Extreme Light Infrastructure - Nuclear Physics facility (ELI-NP) will consist of two components:
- A very high intensity laser, where the beams from two 10 PW lasers are coherently added to the high intensity of 1023-1024W/cm2 or electrical fields of 1015V/m.
- A very intense (1013γ/s), brilliant γ beam, 0.1 % bandwidth, with Eγ > 19 MeV, which is obtained by incoherent Compton back scattering of a laser light off a very brilliant, intense, classical electron beam (Ee > 700 MeV) produced by a warm linac.
This infrastructure will create a new European laboratory with a broad range of science covering frontier fundamental physics, new nuclear physics and astrophysics as well as applications in nuclear materials, radioactive waste management, material science and life sciences.
For the realization of ELI-NP we envisage the following two principles as guideline:
- a staged realization of ELI-NP
- a flexible design of the ELI-NP facility.
ELI-NP will allow either combined experiments between the high-power laser and the γ beam or stand-alone experiments.
The γ beam will have unique properties in world wide comparison and opens new possibilities for high resolution spectroscopy at higher nuclear excitation energies. They will lead to a better understanding of nuclear structure at higher excitation energies with many doorway states, their damping widths, and chaotic behaviour, but also new fluctuating properties in the time and energy domain. The detailed
investigation of the pygmy dipole resonance above and below the particle threshold is very essential for nucleosynthesis in astrophysics. In ion acceleration the high power laser allows to produce 1015 times more dense ion beams than achievable with classical acceleration. The cascaded fission-fusion reaction
mechanism can then be used to produce very neutron-rich heavy nuclei for the first time. These nuclei allow to investigate the N = 126 waiting point of the r-process in nucleosynthesis. With this type of new laser acceleration mechanism very significant contributions to one of the fundamental problems of astrophysics, the production of the heavy elements beyond iron in the universe can be addressed.
According to a recent report by the National Research Council of the National Academy of Science (USA), the origin of the heaviest elements remains one of the 11 greatest unanswered questions of modern physics. The γ beam also opens many new possibilities for applications. The γ beam itself can be used to map the isotope distributions of nuclear materials or radioactive waste remotely via Nuclear Resonance Fluorescence (NRF) measurements. At lower energies around 100 keV the high resolution of the beam is very important for protein structural analysis. In addition it will be produced low energy, brilliant, intense neutron beams and low energy, brilliant, intense positron beams, which open new fields in material science and life sciences. The possibility to study the same target with these very different brilliant beams will be unique and advance science much faster.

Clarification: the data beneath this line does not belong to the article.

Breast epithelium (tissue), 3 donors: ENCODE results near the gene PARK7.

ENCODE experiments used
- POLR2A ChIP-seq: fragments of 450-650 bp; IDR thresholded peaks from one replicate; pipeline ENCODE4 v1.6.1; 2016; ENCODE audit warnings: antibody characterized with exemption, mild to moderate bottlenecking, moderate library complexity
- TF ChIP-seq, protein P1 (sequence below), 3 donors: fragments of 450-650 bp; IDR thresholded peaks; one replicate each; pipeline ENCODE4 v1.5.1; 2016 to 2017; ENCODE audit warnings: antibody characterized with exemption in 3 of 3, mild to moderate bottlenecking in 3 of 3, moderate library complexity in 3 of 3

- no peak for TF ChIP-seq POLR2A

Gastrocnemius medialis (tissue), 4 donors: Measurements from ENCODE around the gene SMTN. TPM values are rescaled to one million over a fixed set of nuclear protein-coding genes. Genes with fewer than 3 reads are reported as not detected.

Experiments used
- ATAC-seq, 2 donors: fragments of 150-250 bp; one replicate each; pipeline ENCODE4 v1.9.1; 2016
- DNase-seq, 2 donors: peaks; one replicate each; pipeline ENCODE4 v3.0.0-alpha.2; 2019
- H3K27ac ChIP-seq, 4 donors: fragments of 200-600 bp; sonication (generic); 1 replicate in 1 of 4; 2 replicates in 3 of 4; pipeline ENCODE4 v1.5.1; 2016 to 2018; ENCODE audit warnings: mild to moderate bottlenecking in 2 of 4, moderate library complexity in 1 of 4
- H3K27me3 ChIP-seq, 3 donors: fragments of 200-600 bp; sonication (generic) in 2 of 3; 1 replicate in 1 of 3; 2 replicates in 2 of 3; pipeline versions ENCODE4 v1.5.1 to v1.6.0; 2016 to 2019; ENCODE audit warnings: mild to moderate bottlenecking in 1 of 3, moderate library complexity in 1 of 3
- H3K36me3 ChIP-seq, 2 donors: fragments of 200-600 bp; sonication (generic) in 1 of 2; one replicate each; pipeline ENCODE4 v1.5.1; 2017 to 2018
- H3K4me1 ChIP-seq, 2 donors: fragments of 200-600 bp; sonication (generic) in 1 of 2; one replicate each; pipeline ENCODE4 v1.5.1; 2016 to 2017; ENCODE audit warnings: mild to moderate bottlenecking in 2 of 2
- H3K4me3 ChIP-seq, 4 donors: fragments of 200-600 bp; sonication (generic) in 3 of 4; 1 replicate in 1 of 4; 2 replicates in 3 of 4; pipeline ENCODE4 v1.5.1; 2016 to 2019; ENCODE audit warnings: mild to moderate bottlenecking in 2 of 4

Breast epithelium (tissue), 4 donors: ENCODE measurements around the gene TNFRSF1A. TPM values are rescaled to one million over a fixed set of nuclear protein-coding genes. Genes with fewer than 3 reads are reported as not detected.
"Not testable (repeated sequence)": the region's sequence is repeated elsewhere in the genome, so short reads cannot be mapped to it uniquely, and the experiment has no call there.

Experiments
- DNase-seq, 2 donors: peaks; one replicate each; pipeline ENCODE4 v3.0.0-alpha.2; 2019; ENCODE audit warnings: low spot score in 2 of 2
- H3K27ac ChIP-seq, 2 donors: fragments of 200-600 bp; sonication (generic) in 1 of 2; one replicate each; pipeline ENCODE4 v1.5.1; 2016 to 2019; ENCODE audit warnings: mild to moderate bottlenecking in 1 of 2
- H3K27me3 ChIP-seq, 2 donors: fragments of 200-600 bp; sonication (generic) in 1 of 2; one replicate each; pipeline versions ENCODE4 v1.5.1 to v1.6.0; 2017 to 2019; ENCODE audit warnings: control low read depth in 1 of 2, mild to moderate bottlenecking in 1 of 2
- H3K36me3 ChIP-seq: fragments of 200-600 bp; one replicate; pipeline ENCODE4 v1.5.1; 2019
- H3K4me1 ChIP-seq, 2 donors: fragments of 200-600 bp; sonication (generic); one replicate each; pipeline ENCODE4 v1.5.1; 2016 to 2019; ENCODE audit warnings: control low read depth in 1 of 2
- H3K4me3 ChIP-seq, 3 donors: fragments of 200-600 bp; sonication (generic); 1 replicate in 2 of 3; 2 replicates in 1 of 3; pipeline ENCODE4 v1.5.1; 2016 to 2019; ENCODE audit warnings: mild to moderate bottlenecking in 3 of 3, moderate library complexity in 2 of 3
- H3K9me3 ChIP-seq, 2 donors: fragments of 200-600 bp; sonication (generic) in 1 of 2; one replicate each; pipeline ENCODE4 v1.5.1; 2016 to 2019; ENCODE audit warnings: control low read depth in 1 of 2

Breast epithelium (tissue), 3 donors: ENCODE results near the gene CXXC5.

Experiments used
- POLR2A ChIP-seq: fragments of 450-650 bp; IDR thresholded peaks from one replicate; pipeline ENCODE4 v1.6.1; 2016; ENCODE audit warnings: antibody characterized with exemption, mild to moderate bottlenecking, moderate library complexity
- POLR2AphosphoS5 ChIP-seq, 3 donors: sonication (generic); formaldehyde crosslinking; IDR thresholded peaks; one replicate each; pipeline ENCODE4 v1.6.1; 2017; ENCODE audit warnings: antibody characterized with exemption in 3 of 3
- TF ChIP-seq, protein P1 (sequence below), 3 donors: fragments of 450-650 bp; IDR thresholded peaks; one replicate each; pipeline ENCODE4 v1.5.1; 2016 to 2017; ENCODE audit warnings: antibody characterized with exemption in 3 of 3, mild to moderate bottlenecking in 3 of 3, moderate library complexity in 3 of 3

The high power laser allows for intensities of up to 1024W/cm2. Here very interesting synergies are achievable with the γ beam and the brilliant high energy electron beam to study new fundamental processes in high field QED. The use of the very high intensity laser and the very brilliant, intense γ beam will achieve major progress in nuclear physics and its associated fields like the element synthesis in astrophysics and many new applications or even to observe in fundamental physics the first catalysed pair creation from the quantum vacuum.
In the field of basic nuclear physics, a better theoretical understanding of compound nuclear resonances in comparison with much improved experiments will also lead to better models for the element synthesis in astrophysics.
Compared to former γ facilities, the much improved bandwidth is decisive for this new γ beam facility. Several experiments, like the parity violation experiment, only become possible due to this much better bandwidth. The large majority of γ beam experiments will profit proportionally from the better bandwidth, because the widths of the studied nuclear levels are significantly smaller than the width of the beam. Thus the ratio of "good" γ quanta within the nuclear linewidth compared to the "bad" γ quanta outside, which undergo Compton scattering and cause background in the detectors, will be significantly improved.
Besides a wide range of fundamental physics projects also a variey of applied research will be enabled at ELI-NP. The project to develop techniques for remote characterization of nuclear materials or radioactive waste via NRF will gain large importance for society in Europe.
It may even turn out that a detailed in-situ characterization of partially used reactor fuel elements may result in producing more usable energy in reactors for the same amount of radioactive waste.
On the other hand also the new production schemes of medical isotopes via (γ,n) may also reach socio-economical relevance. The new types of neutron sources and positron sources may reach large importance in material and life sciences.
For detailed information regarding the other programmes co-financed by the European Union